There is no denying that online retail has crossed the Rubicon and is now a primary choice for consumers to use in purchasing nearly any good or service they desire. And just like the automobile helped in the elimination of the horse and buggy industry back at the turn of the 20th century, online retail is doing its part in destroying the paradigm of brick and mortar businesses.
Technology is something that is impossible to curtail, as the world is too big a place for governments or elites to engender control over everyone and everything on a global scale. However, control over technology and industry can work rather well in smaller regions, but the consequence is the stifling of natural growth for millions of people.
The invention and distribution of the internet will go down in history as perhaps the greatest tool ever created to date. It has allowed individuals who do not even have a home, car, or job to connect with nearly single person on the planet and any given time. And it is fundamentally changing not only how all business is done, but also in how finance is conducted where a single programmer has now been able to create a recognized currency that is not under the authority or control of a sovereign entity.
But even with all of this, what does remain in the hands of these sovereigns is the ability to control how business is conducted between themselves and other nations. And at stake between the different TTP, TTIP, EEU, SCO, and other recently forged trade partnership projects is the future for private businesses to chart their own course, and use the burgeoning technology for their benefit.
Last weekend one of the world's richest men, and CEO of the world's largest online marketplace spoke several times at the Davos World Economic Forum. And in a nearly unprecedented act, Alibaba's Jack Ma not only laid out the reasons behind America's economic demise on the world stage, but also offered a path where U.S. businesses could use his company as a portal towards expanding their growth to new and much greater heights.
One of the key facts that is lost amongst the rhetoric of Western media is that China, not the United States, is the primary controller over global trade. This is because the Far Eastern power produces more than any other nation outside the combined productivity of the European Union, and exports much more than it imports since they are now relatively self-sufficient outside of energy and some foodstuffs.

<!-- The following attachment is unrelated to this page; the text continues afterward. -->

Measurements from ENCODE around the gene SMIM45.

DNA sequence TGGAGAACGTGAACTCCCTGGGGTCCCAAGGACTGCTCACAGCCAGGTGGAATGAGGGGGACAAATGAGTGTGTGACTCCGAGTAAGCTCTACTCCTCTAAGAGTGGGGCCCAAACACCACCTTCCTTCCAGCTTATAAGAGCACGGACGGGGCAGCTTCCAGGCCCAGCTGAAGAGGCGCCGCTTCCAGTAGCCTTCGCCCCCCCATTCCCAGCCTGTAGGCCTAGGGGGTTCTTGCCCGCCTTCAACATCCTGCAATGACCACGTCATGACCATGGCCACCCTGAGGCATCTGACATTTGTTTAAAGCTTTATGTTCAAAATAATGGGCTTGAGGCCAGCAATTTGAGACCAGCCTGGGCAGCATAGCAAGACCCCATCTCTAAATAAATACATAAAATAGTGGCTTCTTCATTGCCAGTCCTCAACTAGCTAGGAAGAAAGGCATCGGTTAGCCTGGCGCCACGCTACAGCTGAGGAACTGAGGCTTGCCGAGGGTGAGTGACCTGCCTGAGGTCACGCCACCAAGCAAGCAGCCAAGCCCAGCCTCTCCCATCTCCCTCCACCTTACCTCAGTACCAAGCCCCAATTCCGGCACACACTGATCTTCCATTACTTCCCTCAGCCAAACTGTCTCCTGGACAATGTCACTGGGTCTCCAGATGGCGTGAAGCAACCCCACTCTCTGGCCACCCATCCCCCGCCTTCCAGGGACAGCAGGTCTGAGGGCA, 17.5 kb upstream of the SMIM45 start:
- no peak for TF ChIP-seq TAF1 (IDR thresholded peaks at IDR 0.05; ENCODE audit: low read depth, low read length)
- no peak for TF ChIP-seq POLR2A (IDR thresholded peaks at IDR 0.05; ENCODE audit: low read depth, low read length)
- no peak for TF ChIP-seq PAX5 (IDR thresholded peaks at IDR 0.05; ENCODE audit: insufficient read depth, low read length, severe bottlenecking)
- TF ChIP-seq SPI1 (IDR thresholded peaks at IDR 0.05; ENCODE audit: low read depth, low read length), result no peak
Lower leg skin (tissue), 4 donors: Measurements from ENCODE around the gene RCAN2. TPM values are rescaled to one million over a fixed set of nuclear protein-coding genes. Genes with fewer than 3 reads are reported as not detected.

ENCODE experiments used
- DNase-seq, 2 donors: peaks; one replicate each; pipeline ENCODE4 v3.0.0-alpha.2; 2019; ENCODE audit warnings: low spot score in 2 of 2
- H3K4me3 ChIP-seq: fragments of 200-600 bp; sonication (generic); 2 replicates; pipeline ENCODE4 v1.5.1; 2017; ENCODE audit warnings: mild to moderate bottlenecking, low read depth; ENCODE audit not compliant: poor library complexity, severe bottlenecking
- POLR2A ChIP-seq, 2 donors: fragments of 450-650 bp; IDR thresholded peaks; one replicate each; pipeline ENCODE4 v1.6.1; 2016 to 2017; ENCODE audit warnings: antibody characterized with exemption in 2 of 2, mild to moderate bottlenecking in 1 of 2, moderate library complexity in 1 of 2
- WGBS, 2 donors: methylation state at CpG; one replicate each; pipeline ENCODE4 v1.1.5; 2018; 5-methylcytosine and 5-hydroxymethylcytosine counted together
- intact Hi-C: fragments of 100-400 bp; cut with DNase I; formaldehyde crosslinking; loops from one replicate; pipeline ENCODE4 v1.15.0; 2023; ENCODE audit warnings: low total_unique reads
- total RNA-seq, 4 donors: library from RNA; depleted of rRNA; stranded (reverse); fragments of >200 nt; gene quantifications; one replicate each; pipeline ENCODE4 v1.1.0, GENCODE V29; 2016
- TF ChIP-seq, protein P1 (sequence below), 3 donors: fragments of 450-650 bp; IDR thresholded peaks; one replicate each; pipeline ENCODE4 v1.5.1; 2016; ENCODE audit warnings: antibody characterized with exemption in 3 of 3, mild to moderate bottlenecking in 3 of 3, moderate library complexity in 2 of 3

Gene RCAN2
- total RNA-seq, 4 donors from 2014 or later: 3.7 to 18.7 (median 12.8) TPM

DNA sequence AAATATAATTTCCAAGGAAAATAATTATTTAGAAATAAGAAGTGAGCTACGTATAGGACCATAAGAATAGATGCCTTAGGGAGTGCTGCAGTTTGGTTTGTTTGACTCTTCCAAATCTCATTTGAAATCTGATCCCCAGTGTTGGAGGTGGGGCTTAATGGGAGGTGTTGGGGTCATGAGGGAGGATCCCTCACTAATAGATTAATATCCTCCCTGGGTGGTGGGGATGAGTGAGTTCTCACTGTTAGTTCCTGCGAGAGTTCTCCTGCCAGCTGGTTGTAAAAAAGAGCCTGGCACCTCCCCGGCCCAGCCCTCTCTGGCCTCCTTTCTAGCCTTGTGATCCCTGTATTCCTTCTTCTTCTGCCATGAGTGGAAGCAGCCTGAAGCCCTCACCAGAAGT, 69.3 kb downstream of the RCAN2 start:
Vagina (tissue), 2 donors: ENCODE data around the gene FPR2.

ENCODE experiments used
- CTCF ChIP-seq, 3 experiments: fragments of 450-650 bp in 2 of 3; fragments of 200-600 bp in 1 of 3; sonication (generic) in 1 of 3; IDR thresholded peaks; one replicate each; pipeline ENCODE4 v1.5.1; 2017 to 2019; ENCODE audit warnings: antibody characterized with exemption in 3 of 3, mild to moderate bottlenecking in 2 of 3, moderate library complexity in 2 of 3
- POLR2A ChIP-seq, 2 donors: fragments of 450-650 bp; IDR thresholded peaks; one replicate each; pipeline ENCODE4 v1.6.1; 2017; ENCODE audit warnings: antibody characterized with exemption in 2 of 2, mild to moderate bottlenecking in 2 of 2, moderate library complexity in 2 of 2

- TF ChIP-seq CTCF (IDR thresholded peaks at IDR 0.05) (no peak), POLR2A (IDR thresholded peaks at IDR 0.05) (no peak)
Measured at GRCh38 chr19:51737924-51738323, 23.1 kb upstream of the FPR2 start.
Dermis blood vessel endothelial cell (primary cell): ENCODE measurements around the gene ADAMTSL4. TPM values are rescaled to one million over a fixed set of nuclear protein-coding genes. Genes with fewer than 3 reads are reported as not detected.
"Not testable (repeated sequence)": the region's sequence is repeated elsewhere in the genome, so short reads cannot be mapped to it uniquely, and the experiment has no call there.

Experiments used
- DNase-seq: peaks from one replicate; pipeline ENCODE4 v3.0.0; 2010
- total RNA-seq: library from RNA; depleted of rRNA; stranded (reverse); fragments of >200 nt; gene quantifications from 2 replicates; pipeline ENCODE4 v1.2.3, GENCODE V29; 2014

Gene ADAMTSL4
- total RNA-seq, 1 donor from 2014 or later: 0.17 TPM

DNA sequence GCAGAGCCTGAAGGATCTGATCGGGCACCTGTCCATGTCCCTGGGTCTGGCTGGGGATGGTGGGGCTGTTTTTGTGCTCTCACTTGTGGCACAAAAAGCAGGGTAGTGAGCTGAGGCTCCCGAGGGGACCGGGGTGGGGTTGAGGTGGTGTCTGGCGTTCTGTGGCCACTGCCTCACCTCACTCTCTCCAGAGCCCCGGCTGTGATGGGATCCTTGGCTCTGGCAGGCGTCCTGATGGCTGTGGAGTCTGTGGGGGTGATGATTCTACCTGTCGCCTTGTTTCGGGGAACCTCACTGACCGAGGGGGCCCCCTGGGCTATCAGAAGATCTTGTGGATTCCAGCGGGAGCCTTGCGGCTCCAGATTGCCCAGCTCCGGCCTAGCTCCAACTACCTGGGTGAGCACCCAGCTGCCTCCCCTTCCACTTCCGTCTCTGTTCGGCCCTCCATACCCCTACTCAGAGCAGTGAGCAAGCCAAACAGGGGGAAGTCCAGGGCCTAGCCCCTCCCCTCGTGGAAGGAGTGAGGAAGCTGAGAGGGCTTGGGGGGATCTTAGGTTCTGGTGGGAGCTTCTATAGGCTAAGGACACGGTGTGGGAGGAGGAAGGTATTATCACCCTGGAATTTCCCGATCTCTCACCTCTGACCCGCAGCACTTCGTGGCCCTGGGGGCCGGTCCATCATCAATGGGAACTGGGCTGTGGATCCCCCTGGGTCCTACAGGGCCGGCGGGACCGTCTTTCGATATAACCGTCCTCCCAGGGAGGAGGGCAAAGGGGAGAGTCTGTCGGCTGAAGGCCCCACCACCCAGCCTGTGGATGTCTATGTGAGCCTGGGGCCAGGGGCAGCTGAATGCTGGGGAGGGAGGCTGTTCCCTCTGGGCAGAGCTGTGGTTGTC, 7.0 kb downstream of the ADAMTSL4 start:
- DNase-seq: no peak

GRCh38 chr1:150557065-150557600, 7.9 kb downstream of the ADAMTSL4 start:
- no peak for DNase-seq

This of course means that the United States relies heavily upon Chinese products, while China has little need for what is produced there or elsewhere. But China also realizes that when it comes to discretionary items, there are certain things made and produced outside the mainland that their people are not only now desiring, but can afford to purchase.
When U.S. businesses like Google (Alphabet) and Facebook have tried to break into China in recent years, the government has demanded strict protocols on them that in ways limit their ability to fully promote their services. But if a Chinese company were to act as the middleman for U.S. and other businesses to enter into the Chinese marketplace, then it could very well satisfy the demands of Beijing, while also enlarging their coffers by being able to tax these incoming products.
Ever since 1946 the dollar currency has been the gatekeeper for nearly all global trade, and helped make America the greatest nation on earth. But 70 years later, and through too many egregious policy failures forged out of Washington to count, the U.S. has lost this advantage to someone else, and it is likely that to become Great Again, they will need businesses like Alibaba to turn the tables for a return to economic growth.